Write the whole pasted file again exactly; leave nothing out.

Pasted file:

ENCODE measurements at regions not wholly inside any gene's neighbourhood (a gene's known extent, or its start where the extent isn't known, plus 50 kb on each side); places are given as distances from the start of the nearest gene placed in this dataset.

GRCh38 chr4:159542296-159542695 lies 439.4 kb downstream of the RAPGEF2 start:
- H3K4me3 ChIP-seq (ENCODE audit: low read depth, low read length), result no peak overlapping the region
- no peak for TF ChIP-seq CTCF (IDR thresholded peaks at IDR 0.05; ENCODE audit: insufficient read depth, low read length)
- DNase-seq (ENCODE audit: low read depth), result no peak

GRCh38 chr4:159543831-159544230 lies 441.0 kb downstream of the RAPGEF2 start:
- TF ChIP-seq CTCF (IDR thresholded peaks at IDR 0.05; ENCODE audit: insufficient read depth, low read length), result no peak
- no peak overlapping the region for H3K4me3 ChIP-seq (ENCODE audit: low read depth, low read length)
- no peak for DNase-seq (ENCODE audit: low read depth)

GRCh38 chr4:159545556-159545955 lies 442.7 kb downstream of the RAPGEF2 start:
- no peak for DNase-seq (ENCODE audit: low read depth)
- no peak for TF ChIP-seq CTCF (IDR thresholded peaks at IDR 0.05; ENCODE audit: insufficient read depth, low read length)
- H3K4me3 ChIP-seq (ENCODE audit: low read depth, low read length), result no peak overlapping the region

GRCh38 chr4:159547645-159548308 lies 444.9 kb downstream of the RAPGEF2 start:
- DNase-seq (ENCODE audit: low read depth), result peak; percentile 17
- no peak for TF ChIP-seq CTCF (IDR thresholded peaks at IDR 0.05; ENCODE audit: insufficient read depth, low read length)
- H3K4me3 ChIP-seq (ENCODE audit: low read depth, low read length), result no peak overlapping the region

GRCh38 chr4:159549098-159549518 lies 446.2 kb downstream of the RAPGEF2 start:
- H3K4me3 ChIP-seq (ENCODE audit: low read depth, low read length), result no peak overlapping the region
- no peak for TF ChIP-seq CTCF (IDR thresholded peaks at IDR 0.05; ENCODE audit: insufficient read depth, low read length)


ENCODE measurements at regions not wholly inside any gene's neighbourhood (a gene's known extent, or its start where the extent isn't known, plus 50 kb on each side); places are given as distances from the start of the nearest gene placed in this dataset.

GRCh38 chr4:159542296-159542695 lies 439.4 kb downstream of the RAPGEF2 start:
- H3K4me3 ChIP-seq (ENCODE audit: low read depth, low read length), result no peak overlapping the region
- no peak for TF ChIP-seq CTCF (IDR thresholded peaks at IDR 0.05; ENCODE audit: insufficient read depth, low read length)
- DNase-seq (ENCODE audit: low read depth), result no peak

GRCh38 chr4:159543831-159544230 lies 441.0 kb downstream of the RAPGEF2 start:
- TF ChIP-seq CTCF (IDR thresholded peaks at IDR 0.05; ENCODE audit: insufficient read depth, low read length), result no peak
- no peak overlapping the region for H3K4me3 ChIP-seq (ENCODE audit: low read depth, low read length)
- no peak for DNase-seq (ENCODE audit: low read depth)

GRCh38 chr4:159545556-159545955 lies 442.7 kb downstream of the RAPGEF2 start:
- no peak for DNase-seq (ENCODE audit: low read depth)
- no peak for TF ChIP-seq CTCF (IDR thresholded peaks at IDR 0.05; ENCODE audit: insufficient read depth, low read length)
- H3K4me3 ChIP-seq (ENCODE audit: low read depth, low read length), result no peak overlapping the region

GRCh38 chr4:159547645-159548308 lies 444.9 kb downstream of the RAPGEF2 start:
- DNase-seq (ENCODE audit: low read depth), result peak; percentile 17
- no peak for TF ChIP-seq CTCF (IDR thresholded peaks at IDR 0.05; ENCODE audit: insufficient read depth, low read length)
- H3K4me3 ChIP-seq (ENCODE audit: low read depth, low read length), result no peak overlapping the region

GRCh38 chr4:159549098-159549518 lies 446.2 kb downstream of the RAPGEF2 start:
- H3K4me3 ChIP-seq (ENCODE audit: low read depth, low read length), result no peak overlapping the region
- no peak for TF ChIP-seq CTCF (IDR thresholded peaks at IDR 0.05; ENCODE audit: insufficient read depth, low read length)